Submitted to Pa4liberty by Andrew Hatstat

 

Liberty scored a win in 2014 and 2015 when the Pennsylvania Superior and Supreme Courts ruled in a series of cases that Pennsylvania’s mandatory minimum sentencing laws were unconstitutional. Since then, Pennsylvania effectively has had no mandatory minimum sentencing laws in place. Amazingly, without mandatory minimums, the Commonwealth did not descend into crime and chaos. In fact, just the opposite occurred. Since those rulings, crime in PA continued its steady decline and the prison population continued to decrease from its peak in 2012. Studies inside and outside the Commonwealth have confirmed that mandatory minimum sentences don’t serve as a deterrent to crime. This sounds like good news all around. So, what’s the problem?

Law Enforcement Likes Mandatory Minimums

Without the threat of a lengthy mandatory minimum sentence, prosecutors lost significant leverage when negotiating with accused criminals to make a deal. In this Newsworks article, John Delaney, deputy in the Philadelphia district attorney office explains, "Without the mandatory-minimum sentencing statutes, we know there's a fairly low chance that we will get what had been the mandatory after a trial." Think about that for a second. Delaney also remarks, "The absence of mandatory minimums has resulted in lower offers from us on any number of cases."  One can only conclude that when mandatory minimums were in effect, many people were being imprisoned longer than Judge thought was appropriate based on the facts presented at the trial. Without mandatory minimum sentences, the District Attorney’s lost power to impose their will on accused criminals. Apparently, they didn’t like that.

The Bill

At the urging of the District Attorney’s from Montgomery, Delaware, and Berks Counties, State Representative and former prosecutor Todd Stephens sponsored PA House Bill 741 to bring back mandatory minimums. The bill restores minimum sentences for a broad range of offenses from selling pot to violent crimes against the elderly. According to Stephens, his bill “is supported not just by the DA's Association but also the PA Chiefs of Police Association, the FOP, the State Troopers Association and the PA Victim Advocate.” Go Figure.

Stephens is selling the bill as being tough on violent crime. “Most people I've heard from in our community support tough sentences for those who commit violent crimes (rape) against children and the elderly and those who use firearms to commit violent crimes.” But prosecutors seem to be zeroing in on its use in the drug war. In this Pittsburgh Post-Gazette piece, three District Attorney’s from Western PA are interviewed and all three agreed that the minimums would be used to target drug traffickers. Allegheny County District Attorney Stephen A. Zappala Jr. wants leverage to “move up the chain”. Hasn’t the failed drug war cost us enough already? Maybe it’s time to try a different approach.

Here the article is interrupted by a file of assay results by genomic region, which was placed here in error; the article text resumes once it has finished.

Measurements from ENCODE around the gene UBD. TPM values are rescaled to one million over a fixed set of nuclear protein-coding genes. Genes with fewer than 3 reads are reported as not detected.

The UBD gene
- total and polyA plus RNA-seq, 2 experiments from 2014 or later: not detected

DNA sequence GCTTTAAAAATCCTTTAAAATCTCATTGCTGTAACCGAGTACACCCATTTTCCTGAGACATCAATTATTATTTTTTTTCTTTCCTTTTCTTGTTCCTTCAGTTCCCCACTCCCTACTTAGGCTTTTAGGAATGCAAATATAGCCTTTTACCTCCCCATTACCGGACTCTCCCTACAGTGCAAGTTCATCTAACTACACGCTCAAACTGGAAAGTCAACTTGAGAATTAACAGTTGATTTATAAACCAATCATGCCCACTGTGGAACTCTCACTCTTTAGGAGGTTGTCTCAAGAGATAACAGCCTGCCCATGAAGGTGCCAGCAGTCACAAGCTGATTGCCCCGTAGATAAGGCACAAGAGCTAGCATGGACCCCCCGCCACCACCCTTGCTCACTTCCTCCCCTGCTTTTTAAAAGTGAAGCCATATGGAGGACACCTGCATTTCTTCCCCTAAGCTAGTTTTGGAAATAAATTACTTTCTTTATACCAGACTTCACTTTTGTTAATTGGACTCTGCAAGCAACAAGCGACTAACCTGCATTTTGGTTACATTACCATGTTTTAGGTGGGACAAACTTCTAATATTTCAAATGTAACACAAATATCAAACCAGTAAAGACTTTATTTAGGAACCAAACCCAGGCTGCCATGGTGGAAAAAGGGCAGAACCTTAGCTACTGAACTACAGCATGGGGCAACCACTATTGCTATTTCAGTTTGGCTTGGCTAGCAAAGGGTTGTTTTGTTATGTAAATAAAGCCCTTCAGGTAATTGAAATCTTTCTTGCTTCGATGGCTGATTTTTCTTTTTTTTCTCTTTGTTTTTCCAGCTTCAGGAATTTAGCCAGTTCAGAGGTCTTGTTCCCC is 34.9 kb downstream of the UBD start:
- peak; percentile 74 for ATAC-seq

One particularly concerning part of the bill covers selling drugs in a “Drug Free School Zone”. These zones include wide areas around all schools and universities. Unlike other areas, there are no exceptions made for the type or amount of drug sold inside the school zone. This effectively puts all college students at risk for a 2-year mandatory minimum sentence for selling their roommate a joint, even in an off-campus apartment. Another disturbing point is that Drug Free School Zones disproportionately cover dense urban areas with large minority populations.

Although I could not find a drug free school zone map of any Pennsylvania city, I did find one for neighboring Camden New Jersey. New Jersey has a similar definition of a drug free school zone as Pennsylvania (within 1000 ft. around any school or university). Take a look at this map from the 2005 New Jersey’s Drug Free Zone Crimes and Proposal for Reform.

 

 

Nearly half the city is a Drug Free School Zone. It’s not hard to imagine Philadelphia or Pittsburgh looking much different. Is this what the land of the free looks like?

 

What Can We Do?

  • Spread the word on social media that mandatory minimums are unjust and unneeded.

  • Call your State Representative and urge them not to support HB 741.

  • Vote for Libertarians in the next election. Better yet, run for office yourself.

 

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